Among the principal roles newspapers and news websites play in society is serving as community sounding boards, places where the exchange of ideas takes place. We learn of current events as well as the opinions and decisions shaping these events simply by reading these media.
Throughout history, journalism has served us well.
In 1791, Thomas Paine wrote, The Rights of Man, a collection of essays defending the values of the Revolution, those of liberty, equality and brotherhood. Paine explored the idea that government based on true justice should support not only mankind’s natural rights — life, liberty, free speech, freedom of conscience — but, also its civil rights.
He highlighted the fact that only a fraction of the people paying taxes were allowed to vote. Using detailed calculations, Paine showed how a tax system, including one that included income tax, could provide social welfare in support of those civil rights. Decades ahead of his time, he outlined a plan covering widespread education, child benefit, pensions for the elderly, poor relief and much more. The book sold hundreds of thousands of copies and became the most widely read book in the Western world at the time, much of its success due to the serialization of his work in newspapers.
It seems the whole world is facing challenges of historical proportions. Basic civil rights are being questioned in support of an agenda many thoughtful people considered long passed and placed in the dumpster of history — where it belongs. But, not so.
Again, and again, news organizations of all stripes are being called upon to broadcast the events of the day and ways to address the swirling fog of accusations and innuendo. And again, and again, reporters risk their lives — and often die — in pursuit of the truth.
It is about time we in Cuenca do a little truth-telling of our own.
As you may have noticed in our online comments section, some of our readers have intensely strong views, some at considerable odds with the mainstream. Yet, they are our neighbors and their voices deserve to be heard.
To attempt at least a modicum of civility and unification in support of the basic tenants of the U.S. holiday, Independence Day, I offer the following, to all those who express their opinions, especially to those who do so with a great deal of anger and dissatisfaction.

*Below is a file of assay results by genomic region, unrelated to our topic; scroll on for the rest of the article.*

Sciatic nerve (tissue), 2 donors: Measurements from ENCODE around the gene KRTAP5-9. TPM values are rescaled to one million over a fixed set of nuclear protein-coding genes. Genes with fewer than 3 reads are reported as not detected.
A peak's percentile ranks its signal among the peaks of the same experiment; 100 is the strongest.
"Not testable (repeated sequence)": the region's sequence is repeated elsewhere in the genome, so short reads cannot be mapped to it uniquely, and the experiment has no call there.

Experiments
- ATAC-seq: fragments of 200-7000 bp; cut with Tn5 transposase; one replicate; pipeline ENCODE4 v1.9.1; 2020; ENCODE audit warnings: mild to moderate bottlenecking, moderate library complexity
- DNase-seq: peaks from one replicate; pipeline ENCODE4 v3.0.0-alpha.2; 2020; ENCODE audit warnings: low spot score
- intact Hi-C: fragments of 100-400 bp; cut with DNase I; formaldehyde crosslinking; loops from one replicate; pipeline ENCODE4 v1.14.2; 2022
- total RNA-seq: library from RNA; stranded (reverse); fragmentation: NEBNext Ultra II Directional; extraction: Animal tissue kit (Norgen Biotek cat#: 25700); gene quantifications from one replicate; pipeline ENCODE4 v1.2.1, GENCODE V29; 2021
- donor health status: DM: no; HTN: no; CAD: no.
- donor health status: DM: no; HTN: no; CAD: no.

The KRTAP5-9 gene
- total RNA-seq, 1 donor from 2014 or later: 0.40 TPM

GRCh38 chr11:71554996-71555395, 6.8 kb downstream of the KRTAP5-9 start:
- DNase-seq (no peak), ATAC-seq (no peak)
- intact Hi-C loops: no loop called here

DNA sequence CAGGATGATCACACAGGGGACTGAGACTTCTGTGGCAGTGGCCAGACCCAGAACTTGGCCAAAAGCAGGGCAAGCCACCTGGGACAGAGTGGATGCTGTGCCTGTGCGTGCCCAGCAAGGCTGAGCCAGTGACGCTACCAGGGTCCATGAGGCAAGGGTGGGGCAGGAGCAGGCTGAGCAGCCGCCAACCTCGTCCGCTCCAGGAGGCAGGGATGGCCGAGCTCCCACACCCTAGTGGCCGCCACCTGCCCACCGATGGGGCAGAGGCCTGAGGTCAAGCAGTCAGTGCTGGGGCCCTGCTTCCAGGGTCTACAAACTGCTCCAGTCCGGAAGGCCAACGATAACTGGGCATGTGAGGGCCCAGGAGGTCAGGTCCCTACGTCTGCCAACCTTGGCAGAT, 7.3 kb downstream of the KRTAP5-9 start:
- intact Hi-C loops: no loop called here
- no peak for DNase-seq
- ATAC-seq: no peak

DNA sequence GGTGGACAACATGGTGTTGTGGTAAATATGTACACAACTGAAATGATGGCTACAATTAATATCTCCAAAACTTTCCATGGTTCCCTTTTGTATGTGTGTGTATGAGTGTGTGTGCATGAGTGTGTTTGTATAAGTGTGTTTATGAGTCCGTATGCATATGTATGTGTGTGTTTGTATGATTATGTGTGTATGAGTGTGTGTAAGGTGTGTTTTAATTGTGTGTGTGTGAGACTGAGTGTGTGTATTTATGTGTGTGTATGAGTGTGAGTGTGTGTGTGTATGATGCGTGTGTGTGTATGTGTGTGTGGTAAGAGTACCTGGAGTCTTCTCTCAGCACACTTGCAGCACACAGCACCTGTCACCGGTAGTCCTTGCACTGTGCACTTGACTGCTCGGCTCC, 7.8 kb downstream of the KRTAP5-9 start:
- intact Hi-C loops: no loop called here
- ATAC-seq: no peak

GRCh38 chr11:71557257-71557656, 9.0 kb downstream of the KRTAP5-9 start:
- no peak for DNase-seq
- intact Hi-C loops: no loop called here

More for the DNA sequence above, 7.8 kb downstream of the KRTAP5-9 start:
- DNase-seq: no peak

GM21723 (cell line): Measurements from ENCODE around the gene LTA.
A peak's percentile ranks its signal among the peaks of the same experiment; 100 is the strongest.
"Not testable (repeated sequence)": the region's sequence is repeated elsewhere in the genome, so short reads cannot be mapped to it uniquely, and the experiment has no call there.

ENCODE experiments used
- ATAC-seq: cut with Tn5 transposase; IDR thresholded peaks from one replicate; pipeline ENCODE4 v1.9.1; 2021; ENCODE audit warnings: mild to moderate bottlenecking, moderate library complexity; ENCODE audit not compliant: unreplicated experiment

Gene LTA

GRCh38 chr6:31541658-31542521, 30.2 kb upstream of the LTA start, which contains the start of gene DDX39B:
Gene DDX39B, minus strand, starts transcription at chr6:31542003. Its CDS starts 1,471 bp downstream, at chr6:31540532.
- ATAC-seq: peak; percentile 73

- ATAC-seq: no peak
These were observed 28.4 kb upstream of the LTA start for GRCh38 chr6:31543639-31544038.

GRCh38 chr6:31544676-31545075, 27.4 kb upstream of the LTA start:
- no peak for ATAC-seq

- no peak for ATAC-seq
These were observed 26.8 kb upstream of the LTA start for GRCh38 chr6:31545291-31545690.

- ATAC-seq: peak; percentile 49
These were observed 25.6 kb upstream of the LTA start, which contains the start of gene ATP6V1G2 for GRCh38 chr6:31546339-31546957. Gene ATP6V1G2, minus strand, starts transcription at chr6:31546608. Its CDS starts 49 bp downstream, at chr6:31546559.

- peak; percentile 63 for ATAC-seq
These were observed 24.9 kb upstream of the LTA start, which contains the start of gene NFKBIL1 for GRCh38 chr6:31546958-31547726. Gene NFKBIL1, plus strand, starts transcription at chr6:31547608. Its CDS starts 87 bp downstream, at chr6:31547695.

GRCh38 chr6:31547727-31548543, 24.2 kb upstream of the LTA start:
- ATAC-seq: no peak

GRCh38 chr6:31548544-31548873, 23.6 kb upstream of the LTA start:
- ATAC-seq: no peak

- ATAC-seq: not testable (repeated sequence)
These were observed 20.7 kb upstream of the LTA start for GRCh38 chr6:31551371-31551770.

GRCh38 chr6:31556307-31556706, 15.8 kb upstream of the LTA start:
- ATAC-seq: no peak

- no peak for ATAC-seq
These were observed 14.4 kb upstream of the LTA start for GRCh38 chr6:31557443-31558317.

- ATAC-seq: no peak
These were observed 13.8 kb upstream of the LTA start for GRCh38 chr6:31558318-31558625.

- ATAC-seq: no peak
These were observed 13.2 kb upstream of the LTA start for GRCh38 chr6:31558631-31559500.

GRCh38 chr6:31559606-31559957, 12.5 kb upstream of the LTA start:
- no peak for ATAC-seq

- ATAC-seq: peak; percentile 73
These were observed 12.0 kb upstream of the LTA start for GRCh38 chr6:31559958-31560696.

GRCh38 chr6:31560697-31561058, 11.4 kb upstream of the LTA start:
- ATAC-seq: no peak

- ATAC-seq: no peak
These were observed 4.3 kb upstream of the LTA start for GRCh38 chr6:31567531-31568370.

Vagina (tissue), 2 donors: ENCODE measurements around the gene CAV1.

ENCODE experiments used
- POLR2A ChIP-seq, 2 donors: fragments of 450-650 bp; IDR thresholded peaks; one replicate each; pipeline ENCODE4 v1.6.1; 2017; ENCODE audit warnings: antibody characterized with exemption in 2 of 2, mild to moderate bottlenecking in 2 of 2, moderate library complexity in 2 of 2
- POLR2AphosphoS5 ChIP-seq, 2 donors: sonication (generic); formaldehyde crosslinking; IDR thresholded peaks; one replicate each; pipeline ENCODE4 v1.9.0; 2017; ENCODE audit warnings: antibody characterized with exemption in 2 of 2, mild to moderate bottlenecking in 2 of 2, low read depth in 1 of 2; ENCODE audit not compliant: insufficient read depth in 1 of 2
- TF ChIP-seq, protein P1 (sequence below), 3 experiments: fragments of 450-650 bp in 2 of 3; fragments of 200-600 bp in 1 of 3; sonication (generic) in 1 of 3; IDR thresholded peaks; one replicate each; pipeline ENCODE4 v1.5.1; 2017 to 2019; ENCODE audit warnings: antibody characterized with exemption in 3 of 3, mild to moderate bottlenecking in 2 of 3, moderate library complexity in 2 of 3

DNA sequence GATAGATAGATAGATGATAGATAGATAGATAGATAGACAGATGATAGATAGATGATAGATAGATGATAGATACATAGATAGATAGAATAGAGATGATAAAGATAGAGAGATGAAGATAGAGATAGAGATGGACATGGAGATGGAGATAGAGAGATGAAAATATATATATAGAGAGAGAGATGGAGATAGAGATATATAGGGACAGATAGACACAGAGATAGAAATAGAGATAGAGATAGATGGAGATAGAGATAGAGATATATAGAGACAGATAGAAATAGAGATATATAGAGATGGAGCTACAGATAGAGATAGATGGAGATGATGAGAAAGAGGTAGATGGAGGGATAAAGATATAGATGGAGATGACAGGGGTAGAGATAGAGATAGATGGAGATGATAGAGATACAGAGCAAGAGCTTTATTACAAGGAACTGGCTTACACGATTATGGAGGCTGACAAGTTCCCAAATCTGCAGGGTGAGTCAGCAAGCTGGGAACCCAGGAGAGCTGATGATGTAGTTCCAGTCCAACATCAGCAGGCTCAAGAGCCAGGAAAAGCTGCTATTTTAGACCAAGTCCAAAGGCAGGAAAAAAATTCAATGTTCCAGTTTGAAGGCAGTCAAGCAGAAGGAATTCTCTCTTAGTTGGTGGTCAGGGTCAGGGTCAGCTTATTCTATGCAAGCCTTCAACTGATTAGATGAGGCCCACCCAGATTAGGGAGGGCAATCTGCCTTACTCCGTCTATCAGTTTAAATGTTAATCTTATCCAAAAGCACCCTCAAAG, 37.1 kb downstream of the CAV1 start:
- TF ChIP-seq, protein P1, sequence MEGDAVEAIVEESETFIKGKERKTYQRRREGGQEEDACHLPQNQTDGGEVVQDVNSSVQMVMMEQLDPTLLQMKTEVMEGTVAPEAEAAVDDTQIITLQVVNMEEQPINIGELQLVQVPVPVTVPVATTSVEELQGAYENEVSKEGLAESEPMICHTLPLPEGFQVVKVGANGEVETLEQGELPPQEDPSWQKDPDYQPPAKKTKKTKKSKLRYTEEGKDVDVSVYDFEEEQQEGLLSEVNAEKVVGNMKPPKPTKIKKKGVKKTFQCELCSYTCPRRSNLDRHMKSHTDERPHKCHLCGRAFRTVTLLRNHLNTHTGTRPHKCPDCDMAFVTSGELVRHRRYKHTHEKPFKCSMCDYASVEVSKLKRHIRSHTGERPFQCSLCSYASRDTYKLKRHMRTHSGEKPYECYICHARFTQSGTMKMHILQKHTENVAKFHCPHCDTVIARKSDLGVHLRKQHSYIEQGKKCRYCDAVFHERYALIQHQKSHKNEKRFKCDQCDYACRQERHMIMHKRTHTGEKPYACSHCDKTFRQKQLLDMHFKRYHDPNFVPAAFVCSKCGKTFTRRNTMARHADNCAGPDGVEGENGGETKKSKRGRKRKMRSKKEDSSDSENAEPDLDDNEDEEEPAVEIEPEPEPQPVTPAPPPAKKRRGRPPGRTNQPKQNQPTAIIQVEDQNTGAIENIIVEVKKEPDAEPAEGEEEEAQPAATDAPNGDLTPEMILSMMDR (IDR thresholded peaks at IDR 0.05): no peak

We welcome your comments to our articles. Let the members of our community know what you think. Our policy is purposefully “big tent” and welcomes a broad range of opinions no matter how strongly stated so long as they don’t violate our posted comments policy. We embrace Thomas Paine’s concept that a “spirited exchange of ideas” leads to a more vibrant community.
For this particular article, please comment on what you love about living in Ecuador, and why you choose to live in a country that espouses the values that it does.
Tell us how you came to the decision to abandon your homeland. Were you summarily dismissed as being “obsolete,” or unable to pay the price? Did you long for a culture that embraces the love of family above all else while serving as a model for welcoming refugees suffering economic and social collapse?
Tell us. Take a moment to share with us your feelings. Give a few moments of your time to explain your decision.
We are all made of the same cloth, only our history and color varies. Show us your true colors.
The readers of CuencaHighLife and Cuenca Dispatch are eager to learn about their neighbors. They want to be able to depend on you. They are anxious to know if you are creating a home in Ecuador, or passing through to some other place, some different ideal.
Those who consider it a right to voice their opinion in the public forum of this website should appreciate our right to know who you are, and whether or not you can be relied upon in times of peril and danger.
I look forward to hearing from you in the comments section following my post.
Editor’s note: The CuencaHighLife comments policy explains the rules of this forum. Please note that in addition to our stated parameters, we have the right to accept or reject comments for any reason we consider appropriate. Like many other English-language online comment sections, we use the Disqus comment hosting service. Occasionally, submitted comments do not make it through the system to us. On others, the Disqus software rejects comments due to “red-flagged” email addresses, IP addresses or content; some of these comments may be approved by our moderators and briefly appear on the website but are later removed by the system software. For commenters who have experienced this, we suggest submitting comments with another email address.